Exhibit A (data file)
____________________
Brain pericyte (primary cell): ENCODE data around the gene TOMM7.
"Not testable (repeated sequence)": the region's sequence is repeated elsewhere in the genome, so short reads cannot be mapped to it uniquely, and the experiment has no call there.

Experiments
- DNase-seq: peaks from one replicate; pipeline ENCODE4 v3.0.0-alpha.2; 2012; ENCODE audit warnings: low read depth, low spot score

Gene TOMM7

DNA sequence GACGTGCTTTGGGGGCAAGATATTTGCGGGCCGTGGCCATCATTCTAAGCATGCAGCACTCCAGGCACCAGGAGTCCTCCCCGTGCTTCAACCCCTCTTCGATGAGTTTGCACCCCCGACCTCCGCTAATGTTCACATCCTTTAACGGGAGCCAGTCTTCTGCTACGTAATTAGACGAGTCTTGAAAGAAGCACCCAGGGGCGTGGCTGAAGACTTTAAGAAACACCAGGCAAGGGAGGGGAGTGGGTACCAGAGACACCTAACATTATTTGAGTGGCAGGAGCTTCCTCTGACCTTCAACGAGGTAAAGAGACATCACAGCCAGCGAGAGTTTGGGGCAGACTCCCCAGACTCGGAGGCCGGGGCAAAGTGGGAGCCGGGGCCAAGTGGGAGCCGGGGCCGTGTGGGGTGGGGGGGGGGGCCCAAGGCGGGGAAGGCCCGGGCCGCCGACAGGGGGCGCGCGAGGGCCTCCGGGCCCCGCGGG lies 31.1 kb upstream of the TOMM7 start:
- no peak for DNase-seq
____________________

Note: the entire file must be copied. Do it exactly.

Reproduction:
Brain pericyte (primary cell): ENCODE data around the gene TOMM7.
"Not testable (repeated sequence)": the region's sequence is repeated elsewhere in the genome, so short reads cannot be mapped to it uniquely, and the experiment has no call there.

Experiments
- DNase-seq: peaks from one replicate; pipeline ENCODE4 v3.0.0-alpha.2; 2012; ENCODE audit warnings: low read depth, low spot score

Gene TOMM7

DNA sequence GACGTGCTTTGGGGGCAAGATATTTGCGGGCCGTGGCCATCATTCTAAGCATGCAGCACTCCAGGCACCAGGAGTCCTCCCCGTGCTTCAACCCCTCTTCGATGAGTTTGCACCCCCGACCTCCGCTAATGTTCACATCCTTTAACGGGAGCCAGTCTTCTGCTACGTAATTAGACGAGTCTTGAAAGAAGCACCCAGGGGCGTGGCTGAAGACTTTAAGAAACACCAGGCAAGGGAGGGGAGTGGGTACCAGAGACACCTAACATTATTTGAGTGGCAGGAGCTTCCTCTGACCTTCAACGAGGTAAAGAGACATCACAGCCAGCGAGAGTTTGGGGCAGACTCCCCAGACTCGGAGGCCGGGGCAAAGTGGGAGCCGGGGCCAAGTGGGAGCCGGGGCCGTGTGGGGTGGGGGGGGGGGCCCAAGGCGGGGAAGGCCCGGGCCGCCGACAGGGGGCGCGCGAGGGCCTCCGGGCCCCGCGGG lies 31.1 kb upstream of the TOMM7 start:
- no peak for DNase-seq